The transition to software-defined business has given rise to the app economy, and companies would be wise to take note
In a recent CA Technologies survey, the overwhelming majority of enterprises said they believed the transition to software-driven business would separate the winners from the losers in the coming years. On top of that, 51 percent had increased their investment in new forms of software, while 49 percent were bringing software development back in-house and 48 percent incorporating analytics into customer-facing strategies. On the consumer side, 51 percent used applications to make online purchases, 47 percent to bank, and more than half said they’d be willing to pay taxes, manage their healthcare or vote via an app. If nothing else, these findings show we are partway through the transition to software-defined business.
To take a practical example, the rise of Airbnb means traditional hotels have entered into direct competition with internet users, while Uber has fuelled unrest among taxi drivers, for whom the traditional method of transporting and charging passengers is inadequate. Suffice to say, disruptive applications such as these mean existing businesses must make changes if they are to survive, and if this means investing in software – as it so often does – then so be it.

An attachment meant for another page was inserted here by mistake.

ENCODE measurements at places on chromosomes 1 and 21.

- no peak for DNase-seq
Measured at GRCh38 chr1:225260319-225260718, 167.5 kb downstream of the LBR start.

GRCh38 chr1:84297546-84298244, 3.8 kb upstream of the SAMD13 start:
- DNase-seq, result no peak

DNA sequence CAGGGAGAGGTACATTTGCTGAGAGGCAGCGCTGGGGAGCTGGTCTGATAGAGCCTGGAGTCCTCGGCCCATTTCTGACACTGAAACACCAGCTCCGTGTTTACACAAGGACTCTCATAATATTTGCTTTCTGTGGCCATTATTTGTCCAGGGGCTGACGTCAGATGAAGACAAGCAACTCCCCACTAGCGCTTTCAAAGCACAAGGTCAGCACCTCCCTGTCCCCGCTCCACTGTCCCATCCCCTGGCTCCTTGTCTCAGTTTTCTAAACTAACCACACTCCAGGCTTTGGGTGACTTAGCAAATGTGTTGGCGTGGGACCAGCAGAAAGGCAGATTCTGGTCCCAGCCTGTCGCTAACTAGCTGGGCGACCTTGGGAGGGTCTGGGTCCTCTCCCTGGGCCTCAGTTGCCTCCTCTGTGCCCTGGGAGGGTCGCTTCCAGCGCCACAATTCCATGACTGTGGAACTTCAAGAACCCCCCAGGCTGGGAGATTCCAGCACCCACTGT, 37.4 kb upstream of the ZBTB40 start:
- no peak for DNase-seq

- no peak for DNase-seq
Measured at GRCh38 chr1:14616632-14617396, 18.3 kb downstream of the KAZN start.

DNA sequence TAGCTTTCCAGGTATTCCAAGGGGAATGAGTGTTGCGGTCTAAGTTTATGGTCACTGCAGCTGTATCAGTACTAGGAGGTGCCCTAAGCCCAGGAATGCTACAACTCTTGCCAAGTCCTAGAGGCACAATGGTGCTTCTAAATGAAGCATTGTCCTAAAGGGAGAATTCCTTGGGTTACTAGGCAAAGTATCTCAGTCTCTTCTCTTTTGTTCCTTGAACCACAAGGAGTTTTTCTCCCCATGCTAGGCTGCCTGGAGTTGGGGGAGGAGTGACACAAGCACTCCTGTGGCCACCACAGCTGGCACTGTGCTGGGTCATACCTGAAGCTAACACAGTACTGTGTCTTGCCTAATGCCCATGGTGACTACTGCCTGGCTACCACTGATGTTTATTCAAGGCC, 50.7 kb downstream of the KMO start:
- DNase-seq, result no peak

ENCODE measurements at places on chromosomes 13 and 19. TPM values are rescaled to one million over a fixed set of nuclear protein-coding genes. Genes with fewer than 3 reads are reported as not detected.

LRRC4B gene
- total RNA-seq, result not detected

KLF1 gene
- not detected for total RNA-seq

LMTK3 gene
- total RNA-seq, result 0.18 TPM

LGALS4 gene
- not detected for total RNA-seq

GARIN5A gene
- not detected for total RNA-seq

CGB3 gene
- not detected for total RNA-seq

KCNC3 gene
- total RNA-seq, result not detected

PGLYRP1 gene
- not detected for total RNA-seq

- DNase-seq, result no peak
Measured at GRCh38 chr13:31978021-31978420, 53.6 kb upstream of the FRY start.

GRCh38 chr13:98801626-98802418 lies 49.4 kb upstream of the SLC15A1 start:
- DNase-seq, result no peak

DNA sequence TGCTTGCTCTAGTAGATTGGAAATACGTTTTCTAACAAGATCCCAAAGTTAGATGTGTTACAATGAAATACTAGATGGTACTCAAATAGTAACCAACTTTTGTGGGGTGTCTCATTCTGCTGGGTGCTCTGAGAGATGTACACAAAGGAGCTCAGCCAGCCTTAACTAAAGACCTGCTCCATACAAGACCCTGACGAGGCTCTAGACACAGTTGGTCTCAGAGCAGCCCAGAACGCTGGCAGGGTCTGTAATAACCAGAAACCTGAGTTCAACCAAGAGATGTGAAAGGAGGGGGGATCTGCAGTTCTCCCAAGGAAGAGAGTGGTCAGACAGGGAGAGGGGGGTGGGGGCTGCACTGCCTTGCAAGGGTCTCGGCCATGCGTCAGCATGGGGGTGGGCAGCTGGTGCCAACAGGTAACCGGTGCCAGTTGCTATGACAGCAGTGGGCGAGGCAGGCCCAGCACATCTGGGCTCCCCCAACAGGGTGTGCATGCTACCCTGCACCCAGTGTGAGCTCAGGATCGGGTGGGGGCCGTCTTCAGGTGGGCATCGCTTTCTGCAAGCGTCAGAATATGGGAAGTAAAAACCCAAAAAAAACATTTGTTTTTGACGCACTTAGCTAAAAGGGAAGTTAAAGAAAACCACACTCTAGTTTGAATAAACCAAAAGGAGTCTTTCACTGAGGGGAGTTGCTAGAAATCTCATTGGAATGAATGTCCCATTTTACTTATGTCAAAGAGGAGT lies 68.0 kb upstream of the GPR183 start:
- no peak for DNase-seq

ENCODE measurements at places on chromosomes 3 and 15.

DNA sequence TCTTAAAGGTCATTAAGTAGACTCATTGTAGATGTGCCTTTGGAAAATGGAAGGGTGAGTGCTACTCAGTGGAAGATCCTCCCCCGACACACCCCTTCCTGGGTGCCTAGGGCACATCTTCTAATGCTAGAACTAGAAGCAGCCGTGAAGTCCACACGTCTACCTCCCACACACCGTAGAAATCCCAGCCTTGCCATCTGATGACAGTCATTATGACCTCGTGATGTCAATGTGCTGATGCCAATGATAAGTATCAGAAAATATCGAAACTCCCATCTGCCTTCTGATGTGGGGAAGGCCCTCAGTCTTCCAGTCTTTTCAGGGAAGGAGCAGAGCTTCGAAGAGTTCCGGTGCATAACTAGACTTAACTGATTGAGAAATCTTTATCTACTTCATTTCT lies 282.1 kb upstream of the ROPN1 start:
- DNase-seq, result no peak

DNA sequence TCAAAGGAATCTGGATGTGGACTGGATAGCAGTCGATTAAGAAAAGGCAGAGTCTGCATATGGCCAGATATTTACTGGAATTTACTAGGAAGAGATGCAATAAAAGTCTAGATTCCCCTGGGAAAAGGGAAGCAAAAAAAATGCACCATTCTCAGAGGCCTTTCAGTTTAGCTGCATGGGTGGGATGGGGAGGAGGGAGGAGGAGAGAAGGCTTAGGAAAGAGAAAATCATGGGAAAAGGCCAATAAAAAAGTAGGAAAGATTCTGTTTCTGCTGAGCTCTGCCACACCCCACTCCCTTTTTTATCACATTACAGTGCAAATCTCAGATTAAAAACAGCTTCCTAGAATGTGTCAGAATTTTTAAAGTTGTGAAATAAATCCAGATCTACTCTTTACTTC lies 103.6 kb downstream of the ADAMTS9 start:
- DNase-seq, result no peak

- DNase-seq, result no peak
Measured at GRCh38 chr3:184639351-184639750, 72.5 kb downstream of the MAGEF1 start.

In just seven years, the app industry has emerged as a $120bn marketplace
“Technology advances now allow virtualisation of the entire technology stack – compute, network, storage, and security layers”, according to Deloitte’s Tech Trends 2015 report. “The potential? Beyond cost savings and improved productivity, software-defined everything can create a foundation for building agility into the way companies deliver IT services.”
Dealing with disruption